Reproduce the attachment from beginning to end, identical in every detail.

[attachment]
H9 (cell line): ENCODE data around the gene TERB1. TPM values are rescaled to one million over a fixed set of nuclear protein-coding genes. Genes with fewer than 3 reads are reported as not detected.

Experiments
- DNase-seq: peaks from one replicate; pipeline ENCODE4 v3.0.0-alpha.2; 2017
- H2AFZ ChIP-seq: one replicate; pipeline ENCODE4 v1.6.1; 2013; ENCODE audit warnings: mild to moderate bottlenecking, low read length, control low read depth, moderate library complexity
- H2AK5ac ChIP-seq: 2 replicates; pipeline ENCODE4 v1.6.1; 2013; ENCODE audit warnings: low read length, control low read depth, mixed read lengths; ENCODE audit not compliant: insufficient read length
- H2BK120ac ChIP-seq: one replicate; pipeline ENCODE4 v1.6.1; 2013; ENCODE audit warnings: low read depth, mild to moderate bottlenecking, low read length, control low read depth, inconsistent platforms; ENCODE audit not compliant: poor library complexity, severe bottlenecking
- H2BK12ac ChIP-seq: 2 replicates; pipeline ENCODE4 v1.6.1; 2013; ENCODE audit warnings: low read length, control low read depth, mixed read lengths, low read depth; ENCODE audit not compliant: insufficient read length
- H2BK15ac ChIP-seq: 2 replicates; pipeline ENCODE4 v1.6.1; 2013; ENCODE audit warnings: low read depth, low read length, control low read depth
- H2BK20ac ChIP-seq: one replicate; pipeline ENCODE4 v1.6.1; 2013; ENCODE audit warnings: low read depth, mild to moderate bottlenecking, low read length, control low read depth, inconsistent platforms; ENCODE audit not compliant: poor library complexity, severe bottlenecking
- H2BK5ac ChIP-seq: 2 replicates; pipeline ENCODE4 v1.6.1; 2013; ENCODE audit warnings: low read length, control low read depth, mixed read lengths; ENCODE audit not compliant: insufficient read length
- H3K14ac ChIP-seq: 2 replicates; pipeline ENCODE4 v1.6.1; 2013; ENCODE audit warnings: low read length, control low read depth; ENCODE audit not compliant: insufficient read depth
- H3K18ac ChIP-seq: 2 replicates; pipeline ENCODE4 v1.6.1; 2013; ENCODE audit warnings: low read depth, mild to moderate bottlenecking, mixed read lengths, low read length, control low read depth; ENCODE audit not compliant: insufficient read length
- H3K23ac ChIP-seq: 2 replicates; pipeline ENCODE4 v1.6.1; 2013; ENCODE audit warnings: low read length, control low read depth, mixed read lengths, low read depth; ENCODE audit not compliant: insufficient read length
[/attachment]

H9 (cell line): ENCODE data around the gene TERB1. TPM values are rescaled to one million over a fixed set of nuclear protein-coding genes. Genes with fewer than 3 reads are reported as not detected.

Experiments
- DNase-seq: peaks from one replicate; pipeline ENCODE4 v3.0.0-alpha.2; 2017
- H2AFZ ChIP-seq: one replicate; pipeline ENCODE4 v1.6.1; 2013; ENCODE audit warnings: mild to moderate bottlenecking, low read length, control low read depth, moderate library complexity
- H2AK5ac ChIP-seq: 2 replicates; pipeline ENCODE4 v1.6.1; 2013; ENCODE audit warnings: low read length, control low read depth, mixed read lengths; ENCODE audit not compliant: insufficient read length
- H2BK120ac ChIP-seq: one replicate; pipeline ENCODE4 v1.6.1; 2013; ENCODE audit warnings: low read depth, mild to moderate bottlenecking, low read length, control low read depth, inconsistent platforms; ENCODE audit not compliant: poor library complexity, severe bottlenecking
- H2BK12ac ChIP-seq: 2 replicates; pipeline ENCODE4 v1.6.1; 2013; ENCODE audit warnings: low read length, control low read depth, mixed read lengths, low read depth; ENCODE audit not compliant: insufficient read length
- H2BK15ac ChIP-seq: 2 replicates; pipeline ENCODE4 v1.6.1; 2013; ENCODE audit warnings: low read depth, low read length, control low read depth
- H2BK20ac ChIP-seq: one replicate; pipeline ENCODE4 v1.6.1; 2013; ENCODE audit warnings: low read depth, mild to moderate bottlenecking, low read length, control low read depth, inconsistent platforms; ENCODE audit not compliant: poor library complexity, severe bottlenecking
- H2BK5ac ChIP-seq: 2 replicates; pipeline ENCODE4 v1.6.1; 2013; ENCODE audit warnings: low read length, control low read depth, mixed read lengths; ENCODE audit not compliant: insufficient read length
- H3K14ac ChIP-seq: 2 replicates; pipeline ENCODE4 v1.6.1; 2013; ENCODE audit warnings: low read length, control low read depth; ENCODE audit not compliant: insufficient read depth
- H3K18ac ChIP-seq: 2 replicates; pipeline ENCODE4 v1.6.1; 2013; ENCODE audit warnings: low read depth, mild to moderate bottlenecking, mixed read lengths, low read length, control low read depth; ENCODE audit not compliant: insufficient read length
- H3K23ac ChIP-seq: 2 replicates; pipeline ENCODE4 v1.6.1; 2013; ENCODE audit warnings: low read length, control low read depth, mixed read lengths, low read depth; ENCODE audit not compliant: insufficient read length